Kibbles & Bits: Diseases Transmitted from Ticks- Part 1

Susan Bulanda


There are more diseases that people and dogs can get from ticks than many people realize. This article will give you an overview of the diseases for both people and dogs. 

Transmitted to humans and dogs from the blacklegged tick in the northeastern and upper midwestern U.S. and the western blacklegged tick along the Pacific coast.

Early signs and symptoms from one to five days are often mild. Fever, chills, Severe headache, Muscle aches, Nausea, vomiting, diarrhea, loss of appetite

After Five Days look for these signs if treatment is delayed or the person has other medical conditions. If the person is older or has a weakened immune system are a higher risk.

Signs and symptoms of severe (late stage) illness can include: Respiratory failure, Bleeding problems, Organ failure, and Death

Some dogs may never show signs of illness or require treatment. They may develop a fever but will respond well to antibiotics. 

Caused by microscopic parasites that infect red blood cells. Most human cases of babesiosis in the U.S. are caused by Babesia microtiBabesia microti is transmitted by the blacklegged tick (Ixodes scapularis) and is found primarily in the northeast and upper midwest.

Borrelia mayonii is a new species and is the only species besides B. burgdorferi known to cause Lyme disease in North America.

Based on limited information, illness caused by B. mayonii appears similar to that caused by B. burgdorferi, but with a few differences. Like B. burgdorferiB. mayonii causes fever, headache, rash, and neck pain in the days after infection and can cause arthritis after a few weeks of illness. Unlike B. burgdorferi, B. mayonii can also cause nausea and vomiting; large, widespread rashes; and a higher concentration of bacteria in the blood.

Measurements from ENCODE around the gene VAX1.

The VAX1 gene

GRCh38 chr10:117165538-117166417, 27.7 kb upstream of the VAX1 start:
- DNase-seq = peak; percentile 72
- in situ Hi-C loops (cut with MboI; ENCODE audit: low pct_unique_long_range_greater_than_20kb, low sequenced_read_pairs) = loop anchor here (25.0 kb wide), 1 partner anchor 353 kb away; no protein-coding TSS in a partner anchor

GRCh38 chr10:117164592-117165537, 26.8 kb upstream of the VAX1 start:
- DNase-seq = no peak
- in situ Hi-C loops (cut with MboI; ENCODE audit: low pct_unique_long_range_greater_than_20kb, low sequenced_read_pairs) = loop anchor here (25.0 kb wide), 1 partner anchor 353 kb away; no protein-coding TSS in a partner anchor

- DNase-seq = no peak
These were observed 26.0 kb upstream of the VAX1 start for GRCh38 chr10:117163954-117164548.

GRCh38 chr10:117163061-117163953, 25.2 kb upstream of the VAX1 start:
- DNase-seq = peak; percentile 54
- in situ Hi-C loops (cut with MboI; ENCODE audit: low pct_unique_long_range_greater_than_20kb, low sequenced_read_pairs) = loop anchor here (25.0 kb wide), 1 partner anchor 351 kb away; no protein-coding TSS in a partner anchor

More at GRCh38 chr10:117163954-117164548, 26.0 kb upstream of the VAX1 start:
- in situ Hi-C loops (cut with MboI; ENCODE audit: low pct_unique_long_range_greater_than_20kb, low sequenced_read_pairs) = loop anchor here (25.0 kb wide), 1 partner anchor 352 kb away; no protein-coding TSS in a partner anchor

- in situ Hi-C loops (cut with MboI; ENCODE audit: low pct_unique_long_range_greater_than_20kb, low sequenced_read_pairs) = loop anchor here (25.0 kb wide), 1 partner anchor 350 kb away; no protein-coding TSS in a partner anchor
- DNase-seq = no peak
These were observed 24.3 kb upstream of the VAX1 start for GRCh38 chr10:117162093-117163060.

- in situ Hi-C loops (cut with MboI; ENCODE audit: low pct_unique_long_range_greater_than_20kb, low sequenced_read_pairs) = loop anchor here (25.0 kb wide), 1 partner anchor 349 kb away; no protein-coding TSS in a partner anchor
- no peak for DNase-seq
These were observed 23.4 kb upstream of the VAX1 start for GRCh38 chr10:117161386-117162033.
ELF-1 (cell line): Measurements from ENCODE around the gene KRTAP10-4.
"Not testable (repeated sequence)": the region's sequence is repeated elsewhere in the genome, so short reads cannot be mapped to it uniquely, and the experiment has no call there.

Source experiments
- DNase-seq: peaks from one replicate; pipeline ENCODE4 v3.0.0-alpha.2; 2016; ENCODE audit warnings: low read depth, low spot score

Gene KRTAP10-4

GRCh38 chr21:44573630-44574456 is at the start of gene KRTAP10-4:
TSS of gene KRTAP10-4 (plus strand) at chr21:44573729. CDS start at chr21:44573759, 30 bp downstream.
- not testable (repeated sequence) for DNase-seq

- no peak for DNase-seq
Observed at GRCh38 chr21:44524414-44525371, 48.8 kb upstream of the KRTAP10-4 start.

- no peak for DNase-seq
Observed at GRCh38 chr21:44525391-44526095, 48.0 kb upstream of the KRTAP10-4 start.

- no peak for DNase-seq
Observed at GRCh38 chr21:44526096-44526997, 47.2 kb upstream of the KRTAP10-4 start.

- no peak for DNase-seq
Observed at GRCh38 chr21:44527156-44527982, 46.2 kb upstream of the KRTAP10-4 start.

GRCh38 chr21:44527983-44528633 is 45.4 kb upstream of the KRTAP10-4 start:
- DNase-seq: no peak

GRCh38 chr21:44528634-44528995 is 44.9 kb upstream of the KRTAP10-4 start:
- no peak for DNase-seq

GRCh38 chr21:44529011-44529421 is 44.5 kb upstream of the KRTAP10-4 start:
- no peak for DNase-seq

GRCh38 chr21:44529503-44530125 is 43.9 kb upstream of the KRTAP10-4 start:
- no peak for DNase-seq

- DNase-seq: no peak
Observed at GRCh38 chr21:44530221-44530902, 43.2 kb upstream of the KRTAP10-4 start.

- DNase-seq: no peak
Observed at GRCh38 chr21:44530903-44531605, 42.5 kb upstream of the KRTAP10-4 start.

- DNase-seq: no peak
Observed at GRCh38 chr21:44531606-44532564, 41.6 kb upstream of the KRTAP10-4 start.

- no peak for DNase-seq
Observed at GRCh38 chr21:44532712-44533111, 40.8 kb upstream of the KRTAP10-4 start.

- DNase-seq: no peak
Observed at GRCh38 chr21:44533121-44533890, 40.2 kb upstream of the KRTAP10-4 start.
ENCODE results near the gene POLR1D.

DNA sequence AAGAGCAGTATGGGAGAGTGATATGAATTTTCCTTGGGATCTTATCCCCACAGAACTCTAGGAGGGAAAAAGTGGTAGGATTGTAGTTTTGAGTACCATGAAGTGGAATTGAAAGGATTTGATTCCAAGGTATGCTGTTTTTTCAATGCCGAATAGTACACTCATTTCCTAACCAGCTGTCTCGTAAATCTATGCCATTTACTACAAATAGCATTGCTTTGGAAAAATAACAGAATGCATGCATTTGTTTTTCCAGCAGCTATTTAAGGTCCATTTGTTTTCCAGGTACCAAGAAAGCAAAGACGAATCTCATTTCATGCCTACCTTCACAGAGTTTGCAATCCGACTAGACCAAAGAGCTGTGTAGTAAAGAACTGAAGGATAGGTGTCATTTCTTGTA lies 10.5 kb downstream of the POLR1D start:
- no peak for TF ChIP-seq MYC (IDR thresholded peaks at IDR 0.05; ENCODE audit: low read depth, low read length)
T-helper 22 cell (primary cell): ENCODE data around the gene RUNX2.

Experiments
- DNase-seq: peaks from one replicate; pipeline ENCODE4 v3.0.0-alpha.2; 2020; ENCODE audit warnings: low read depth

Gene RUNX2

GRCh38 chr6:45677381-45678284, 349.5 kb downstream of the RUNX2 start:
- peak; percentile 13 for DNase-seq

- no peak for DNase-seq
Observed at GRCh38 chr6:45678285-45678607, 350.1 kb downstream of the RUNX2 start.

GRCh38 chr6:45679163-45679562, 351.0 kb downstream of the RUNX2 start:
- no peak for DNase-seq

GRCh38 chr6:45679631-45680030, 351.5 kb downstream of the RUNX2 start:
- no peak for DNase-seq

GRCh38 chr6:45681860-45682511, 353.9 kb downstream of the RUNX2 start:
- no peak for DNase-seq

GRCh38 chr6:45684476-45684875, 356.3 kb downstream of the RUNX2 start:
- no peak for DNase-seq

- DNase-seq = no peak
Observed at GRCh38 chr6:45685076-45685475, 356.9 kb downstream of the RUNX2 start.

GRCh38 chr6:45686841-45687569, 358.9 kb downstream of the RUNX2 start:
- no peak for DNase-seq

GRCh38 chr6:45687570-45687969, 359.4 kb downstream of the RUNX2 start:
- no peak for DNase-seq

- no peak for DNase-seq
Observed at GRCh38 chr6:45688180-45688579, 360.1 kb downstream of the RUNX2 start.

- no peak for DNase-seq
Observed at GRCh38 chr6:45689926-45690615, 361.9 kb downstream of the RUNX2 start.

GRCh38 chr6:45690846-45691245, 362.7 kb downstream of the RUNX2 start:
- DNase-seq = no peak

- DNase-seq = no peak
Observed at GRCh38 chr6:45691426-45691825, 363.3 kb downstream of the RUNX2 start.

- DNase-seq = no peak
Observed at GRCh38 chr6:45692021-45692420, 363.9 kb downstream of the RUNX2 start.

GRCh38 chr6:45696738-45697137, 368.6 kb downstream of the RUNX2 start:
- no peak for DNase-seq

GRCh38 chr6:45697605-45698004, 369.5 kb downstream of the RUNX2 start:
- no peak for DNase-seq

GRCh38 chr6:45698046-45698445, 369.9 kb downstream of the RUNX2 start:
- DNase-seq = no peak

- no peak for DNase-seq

Dogs show a wide range of clinical signs including: Sudden collapse with systemic shock, hemolytic crisis, a subtle, slow progressing infection with no apparent clinical signs, abnormal dark urine, fever, weakness, pale mucous membranes, depression, swollen lymph nodes, and an enlarged spleen. 

Borrelia Miyamotoi
Borrelia miyamotoi is transmitted by the blacklegged tick and is found in the same areas as Lyme disease. The bacteria are closely related to tickborne relapsing fever (TBRF) and distantly related to Lyme Disease. This disease came from Japan. Two types of ticks carry this disease, deer ticks and the Western blacklegged tick. Both of these ticks carry several diseases.